What’s in a name? Are names important? The inspiration for this piece has come from a variety of sources, firstly from a part of the ongoing teacher professional development program about teaching in English in multilingual classrooms and from the Nord Anglia University course I tutor concerning EAL in mainstream classrooms. Finally, from a brief conversation with the Admissions department, where I was told the story of a potential family who were going to register their daughter with an ‘English’ name, ‘Cinderella’. This reminded me of some of the names I was faced with in my earlier days in South Korea; Otto, Harry (Potter) and AceKing, as a few examples.
When walking around the school, two displays jumped out at me, one of the display boards showing some of the concepts that will be explored during the IB English course and another from one of our Primary classes.
The three words, unique, identity and culture, are, in my opinion, an important part of the language acquisition process and the school experience as a whole. It has been suggested that often learning a new language sometimes means learning a new identity (Lightbown and Spada, 2006). There have been further suggestions that this ‘new identity’ can have a rather negative impact on an individual's overall academic development, as they acquire a language as one person but are unable to apply it as their other persona (Norton, 2013). I don’t think it’s as clear cut as that, but it is food for thought.
The other two words, unique and culture, link in with names in a variety of ways. A person’s name is an important link between themselves and their culture. In many cultures, an individual's name has distinct meaning and relevance to their family and culture. In some cultures, a child’s name is chosen by a grandfather, or selected by a respected community leader. When we look at this from a BCB perspective, some parents do complete the administration forms using an ‘English’ name, with a view to helping their child and teacher settle and make the transition to an English speaking school easier.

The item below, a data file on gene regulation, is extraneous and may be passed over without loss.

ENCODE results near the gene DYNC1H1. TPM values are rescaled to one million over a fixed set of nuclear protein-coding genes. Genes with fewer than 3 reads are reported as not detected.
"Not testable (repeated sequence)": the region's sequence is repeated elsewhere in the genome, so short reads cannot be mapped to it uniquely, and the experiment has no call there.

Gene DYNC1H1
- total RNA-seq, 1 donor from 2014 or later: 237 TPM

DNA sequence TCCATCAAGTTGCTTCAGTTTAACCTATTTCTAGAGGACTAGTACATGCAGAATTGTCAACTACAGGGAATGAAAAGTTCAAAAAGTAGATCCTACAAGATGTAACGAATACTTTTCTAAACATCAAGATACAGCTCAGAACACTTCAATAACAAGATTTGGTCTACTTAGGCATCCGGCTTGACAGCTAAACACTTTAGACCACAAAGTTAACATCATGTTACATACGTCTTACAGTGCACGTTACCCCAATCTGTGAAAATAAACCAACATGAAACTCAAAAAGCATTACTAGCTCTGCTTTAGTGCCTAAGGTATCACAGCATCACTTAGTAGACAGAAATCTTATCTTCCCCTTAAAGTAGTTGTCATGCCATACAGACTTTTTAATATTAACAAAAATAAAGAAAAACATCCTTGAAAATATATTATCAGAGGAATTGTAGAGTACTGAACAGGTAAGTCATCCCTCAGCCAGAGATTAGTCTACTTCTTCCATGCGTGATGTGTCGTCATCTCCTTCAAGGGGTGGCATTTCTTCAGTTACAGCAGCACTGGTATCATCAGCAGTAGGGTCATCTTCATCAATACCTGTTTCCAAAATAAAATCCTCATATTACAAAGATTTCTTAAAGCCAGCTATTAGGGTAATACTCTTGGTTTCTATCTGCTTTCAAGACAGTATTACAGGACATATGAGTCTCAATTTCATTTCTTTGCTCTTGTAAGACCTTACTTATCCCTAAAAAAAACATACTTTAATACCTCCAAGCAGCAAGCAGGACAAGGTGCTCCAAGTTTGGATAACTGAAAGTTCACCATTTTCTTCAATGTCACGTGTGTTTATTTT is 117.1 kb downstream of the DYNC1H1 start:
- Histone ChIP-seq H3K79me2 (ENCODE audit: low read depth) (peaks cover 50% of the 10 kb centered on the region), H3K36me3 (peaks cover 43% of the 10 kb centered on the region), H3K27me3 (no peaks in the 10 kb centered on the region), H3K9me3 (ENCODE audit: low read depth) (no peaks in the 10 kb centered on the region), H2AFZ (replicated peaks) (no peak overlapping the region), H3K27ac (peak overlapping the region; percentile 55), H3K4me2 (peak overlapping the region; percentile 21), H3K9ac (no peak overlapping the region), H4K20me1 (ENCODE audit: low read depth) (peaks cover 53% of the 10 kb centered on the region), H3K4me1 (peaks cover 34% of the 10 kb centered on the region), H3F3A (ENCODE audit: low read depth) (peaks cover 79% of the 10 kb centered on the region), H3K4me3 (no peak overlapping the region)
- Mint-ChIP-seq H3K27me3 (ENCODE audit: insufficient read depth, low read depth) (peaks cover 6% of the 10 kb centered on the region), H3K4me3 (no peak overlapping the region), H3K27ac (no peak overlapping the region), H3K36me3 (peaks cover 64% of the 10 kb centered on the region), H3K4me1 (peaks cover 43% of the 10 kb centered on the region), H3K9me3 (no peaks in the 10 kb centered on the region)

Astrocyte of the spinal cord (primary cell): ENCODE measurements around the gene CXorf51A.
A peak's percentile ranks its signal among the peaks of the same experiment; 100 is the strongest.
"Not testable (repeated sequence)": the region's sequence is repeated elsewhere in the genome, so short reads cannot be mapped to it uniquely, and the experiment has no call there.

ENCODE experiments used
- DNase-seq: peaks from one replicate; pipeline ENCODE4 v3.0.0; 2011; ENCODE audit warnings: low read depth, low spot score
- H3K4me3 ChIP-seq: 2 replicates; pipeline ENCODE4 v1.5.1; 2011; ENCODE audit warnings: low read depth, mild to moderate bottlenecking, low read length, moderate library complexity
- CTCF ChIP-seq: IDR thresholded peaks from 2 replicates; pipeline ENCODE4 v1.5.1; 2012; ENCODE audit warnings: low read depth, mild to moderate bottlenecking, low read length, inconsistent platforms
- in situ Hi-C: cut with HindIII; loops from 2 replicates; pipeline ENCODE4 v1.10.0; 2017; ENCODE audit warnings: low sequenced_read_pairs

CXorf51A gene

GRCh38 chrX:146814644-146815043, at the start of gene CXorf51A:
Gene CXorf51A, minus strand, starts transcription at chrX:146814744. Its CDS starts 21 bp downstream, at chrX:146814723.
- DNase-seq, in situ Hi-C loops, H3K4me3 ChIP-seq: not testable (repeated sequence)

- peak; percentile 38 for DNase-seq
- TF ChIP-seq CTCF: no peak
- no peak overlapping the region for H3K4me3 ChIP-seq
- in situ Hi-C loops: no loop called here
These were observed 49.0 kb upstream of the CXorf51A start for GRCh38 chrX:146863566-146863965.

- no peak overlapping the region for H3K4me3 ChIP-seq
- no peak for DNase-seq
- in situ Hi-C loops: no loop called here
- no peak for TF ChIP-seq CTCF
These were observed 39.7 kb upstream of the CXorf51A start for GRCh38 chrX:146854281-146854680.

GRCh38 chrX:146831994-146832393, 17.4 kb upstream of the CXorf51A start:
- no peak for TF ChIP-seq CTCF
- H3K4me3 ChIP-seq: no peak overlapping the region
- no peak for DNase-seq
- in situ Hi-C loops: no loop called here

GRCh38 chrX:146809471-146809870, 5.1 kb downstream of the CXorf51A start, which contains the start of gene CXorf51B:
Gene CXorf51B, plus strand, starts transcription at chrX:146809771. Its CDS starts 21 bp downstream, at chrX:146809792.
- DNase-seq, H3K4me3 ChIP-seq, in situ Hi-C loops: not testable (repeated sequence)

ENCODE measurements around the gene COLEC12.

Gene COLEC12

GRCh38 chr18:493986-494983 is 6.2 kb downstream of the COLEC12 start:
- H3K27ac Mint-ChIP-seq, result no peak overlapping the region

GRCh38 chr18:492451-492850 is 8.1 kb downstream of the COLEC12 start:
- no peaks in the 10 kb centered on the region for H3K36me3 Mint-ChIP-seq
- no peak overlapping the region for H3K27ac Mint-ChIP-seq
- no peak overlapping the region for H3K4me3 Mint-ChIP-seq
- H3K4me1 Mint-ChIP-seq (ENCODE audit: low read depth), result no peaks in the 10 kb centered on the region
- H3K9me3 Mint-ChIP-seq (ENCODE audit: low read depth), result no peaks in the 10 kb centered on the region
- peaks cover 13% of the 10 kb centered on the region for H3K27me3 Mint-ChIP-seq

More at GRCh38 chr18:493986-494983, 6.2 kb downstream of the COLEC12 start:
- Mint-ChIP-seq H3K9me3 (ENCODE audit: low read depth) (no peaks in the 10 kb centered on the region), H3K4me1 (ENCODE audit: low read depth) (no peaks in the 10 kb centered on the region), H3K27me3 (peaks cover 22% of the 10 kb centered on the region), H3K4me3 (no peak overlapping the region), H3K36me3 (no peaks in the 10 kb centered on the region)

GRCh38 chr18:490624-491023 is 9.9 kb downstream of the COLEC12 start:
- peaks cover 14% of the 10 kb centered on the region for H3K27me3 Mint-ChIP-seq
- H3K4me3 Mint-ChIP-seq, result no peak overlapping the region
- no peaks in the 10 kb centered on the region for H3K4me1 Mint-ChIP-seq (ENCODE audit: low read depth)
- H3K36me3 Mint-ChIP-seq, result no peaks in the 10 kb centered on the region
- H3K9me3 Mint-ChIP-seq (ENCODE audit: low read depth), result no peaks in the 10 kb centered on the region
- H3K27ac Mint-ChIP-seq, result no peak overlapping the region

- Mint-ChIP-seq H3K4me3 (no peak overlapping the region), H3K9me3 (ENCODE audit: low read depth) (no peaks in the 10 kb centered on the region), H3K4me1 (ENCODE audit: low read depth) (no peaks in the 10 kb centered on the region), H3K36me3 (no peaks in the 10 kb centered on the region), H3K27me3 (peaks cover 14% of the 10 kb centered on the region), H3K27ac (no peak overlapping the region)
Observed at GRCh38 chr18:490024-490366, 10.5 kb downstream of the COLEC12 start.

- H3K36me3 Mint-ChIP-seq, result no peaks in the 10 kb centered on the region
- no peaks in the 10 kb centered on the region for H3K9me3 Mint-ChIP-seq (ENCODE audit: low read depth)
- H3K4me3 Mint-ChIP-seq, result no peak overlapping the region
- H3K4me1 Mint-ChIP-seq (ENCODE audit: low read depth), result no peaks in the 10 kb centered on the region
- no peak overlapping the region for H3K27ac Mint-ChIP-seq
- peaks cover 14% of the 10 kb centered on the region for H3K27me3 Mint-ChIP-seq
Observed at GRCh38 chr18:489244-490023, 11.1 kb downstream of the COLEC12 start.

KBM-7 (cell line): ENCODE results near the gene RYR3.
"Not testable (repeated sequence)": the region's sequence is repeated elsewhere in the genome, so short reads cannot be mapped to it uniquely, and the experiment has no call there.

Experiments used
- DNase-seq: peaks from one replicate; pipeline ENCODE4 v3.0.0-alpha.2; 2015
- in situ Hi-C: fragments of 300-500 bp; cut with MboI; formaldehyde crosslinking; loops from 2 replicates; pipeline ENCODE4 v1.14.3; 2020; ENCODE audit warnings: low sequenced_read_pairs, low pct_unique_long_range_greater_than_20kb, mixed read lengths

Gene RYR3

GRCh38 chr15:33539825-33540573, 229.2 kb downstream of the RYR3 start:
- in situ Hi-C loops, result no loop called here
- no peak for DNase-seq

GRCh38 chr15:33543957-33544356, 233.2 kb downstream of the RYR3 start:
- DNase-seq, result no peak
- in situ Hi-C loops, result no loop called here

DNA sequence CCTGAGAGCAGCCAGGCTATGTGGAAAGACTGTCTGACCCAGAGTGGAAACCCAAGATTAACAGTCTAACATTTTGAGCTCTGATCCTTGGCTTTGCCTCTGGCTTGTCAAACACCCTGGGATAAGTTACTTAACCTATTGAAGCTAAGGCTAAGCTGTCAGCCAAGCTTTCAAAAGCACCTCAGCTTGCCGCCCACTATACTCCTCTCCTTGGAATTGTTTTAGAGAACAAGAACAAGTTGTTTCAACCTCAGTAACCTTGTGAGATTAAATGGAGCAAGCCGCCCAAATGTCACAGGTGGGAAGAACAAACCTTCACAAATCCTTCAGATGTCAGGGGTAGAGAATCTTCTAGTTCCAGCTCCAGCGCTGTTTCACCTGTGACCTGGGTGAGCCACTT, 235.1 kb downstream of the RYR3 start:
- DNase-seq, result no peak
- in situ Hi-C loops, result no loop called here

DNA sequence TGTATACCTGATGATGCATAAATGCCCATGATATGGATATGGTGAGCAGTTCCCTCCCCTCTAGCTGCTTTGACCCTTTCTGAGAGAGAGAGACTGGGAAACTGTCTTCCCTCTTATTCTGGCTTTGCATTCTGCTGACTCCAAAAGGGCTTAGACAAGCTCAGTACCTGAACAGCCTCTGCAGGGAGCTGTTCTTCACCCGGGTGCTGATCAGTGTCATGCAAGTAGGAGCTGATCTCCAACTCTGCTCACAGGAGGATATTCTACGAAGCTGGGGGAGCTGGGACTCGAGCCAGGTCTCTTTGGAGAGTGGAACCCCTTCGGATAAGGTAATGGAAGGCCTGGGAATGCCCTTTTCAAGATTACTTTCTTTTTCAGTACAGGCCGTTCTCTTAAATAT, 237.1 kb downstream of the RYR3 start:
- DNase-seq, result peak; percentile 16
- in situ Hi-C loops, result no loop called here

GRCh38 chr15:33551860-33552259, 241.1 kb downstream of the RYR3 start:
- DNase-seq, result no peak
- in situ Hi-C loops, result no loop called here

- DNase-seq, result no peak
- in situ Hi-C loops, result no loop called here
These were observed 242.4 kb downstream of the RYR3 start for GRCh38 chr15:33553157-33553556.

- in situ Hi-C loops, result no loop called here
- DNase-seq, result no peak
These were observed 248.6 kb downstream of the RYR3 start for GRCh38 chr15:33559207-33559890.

A name is just part of who we are. We all have several hybrid identities that form part of who we are. This is a diagram from the training course of a fictional student, but does highlight many areas that influence our cultural, social, and academic growth.
What this acknowledgement of hybrid identities shows us is that we all bring a range of understandings, skills and experiences to our community. This is a key part of the uniqueness of BCB. Every individual member of our community is different. We all add something different, whether that's a new language, a new point of view or new experience. We are all experiencing a similar situation, but our hybrid identities allow us all to interpret the situation in our own special way. It is the awareness of these different interpretations that allows BCB to provide an individual schooling experience for all.
Together we need to appreciate and celebrate the cultural and linguistic heritage of all in our community. We need to promote and develop the understanding and skills we all bring from our culturally and linguistically diverse backgrounds. This will help us to promote understanding and increase the value we all place on ourselves and our community. As part of this, I’m sure I’m not alone in looking forward to the upcoming International Day for Diversity events that students will experience.